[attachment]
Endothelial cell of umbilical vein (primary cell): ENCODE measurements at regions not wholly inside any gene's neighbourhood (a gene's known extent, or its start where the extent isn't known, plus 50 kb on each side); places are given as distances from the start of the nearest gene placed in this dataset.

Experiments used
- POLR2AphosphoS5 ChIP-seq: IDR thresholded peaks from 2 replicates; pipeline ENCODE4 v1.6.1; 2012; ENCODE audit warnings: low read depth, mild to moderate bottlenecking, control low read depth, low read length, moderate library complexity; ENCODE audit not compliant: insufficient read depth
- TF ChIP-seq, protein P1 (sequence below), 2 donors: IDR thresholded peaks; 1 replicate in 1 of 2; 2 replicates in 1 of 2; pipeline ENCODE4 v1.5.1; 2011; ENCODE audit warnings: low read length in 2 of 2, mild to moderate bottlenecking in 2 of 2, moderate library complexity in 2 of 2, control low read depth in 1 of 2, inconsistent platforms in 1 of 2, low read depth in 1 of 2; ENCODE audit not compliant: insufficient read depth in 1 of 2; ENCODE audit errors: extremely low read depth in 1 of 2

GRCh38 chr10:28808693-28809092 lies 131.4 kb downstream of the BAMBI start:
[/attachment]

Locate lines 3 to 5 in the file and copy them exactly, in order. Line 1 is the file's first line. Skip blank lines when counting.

- POLR2AphosphoS5 ChIP-seq: IDR thresholded peaks from 2 replicates; pipeline ENCODE4 v1.6.1; 2012; ENCODE audit warnings: low read depth, mild to moderate bottlenecking, control low read depth, low read length, moderate library complexity; ENCODE audit not compliant: insufficient read depth
- TF ChIP-seq, protein P1 (sequence below), 2 donors: IDR thresholded peaks; 1 replicate in 1 of 2; 2 replicates in 1 of 2; pipeline ENCODE4 v1.5.1; 2011; ENCODE audit warnings: low read length in 2 of 2, mild to moderate bottlenecking in 2 of 2, moderate library complexity in 2 of 2, control low read depth in 1 of 2, inconsistent platforms in 1 of 2, low read depth in 1 of 2; ENCODE audit not compliant: insufficient read depth in 1 of 2; ENCODE audit errors: extremely low read depth in 1 of 2

GRCh38 chr10:28808693-28809092 lies 131.4 kb downstream of the BAMBI start: